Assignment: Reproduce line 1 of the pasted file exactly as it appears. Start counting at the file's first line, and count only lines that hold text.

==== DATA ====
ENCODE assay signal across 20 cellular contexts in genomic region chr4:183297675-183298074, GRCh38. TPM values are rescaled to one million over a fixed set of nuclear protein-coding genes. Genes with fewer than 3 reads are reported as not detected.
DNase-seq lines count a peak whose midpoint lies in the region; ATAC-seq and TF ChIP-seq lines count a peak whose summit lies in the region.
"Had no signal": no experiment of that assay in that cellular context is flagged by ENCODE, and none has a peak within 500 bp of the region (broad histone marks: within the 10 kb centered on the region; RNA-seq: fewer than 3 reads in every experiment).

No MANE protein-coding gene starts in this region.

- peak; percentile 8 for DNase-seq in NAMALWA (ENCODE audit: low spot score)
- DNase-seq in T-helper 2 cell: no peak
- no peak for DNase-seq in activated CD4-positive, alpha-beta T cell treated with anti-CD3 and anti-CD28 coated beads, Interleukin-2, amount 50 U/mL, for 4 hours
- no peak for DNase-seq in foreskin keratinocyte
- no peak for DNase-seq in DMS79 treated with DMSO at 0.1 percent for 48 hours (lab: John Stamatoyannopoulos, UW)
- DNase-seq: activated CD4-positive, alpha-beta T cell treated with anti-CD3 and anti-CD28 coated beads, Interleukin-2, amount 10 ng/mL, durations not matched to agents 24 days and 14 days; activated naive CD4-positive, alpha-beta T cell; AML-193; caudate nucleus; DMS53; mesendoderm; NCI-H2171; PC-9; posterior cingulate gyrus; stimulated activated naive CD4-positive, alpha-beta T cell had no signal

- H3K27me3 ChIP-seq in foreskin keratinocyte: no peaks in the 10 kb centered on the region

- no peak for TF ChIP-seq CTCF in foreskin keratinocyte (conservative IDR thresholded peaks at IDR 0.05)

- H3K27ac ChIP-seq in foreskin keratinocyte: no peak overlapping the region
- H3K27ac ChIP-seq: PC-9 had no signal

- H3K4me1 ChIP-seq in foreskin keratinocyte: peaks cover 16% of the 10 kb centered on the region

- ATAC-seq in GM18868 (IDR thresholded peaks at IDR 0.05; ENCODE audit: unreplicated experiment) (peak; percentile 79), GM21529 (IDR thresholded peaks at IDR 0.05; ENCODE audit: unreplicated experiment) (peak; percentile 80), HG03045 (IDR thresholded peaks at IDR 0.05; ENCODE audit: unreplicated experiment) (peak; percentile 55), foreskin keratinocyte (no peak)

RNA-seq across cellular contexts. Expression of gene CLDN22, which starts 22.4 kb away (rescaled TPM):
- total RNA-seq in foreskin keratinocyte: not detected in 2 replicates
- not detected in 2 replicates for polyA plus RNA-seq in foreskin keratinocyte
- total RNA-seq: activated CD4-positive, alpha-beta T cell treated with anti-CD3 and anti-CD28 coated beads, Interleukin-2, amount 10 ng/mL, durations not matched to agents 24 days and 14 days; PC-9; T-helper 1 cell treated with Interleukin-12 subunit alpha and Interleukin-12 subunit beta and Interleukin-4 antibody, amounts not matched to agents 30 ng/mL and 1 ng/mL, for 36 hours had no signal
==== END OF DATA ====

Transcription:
ENCODE assay signal across 20 cellular contexts in genomic region chr4:183297675-183298074, GRCh38. TPM values are rescaled to one million over a fixed set of nuclear protein-coding genes. Genes with fewer than 3 reads are reported as not detected.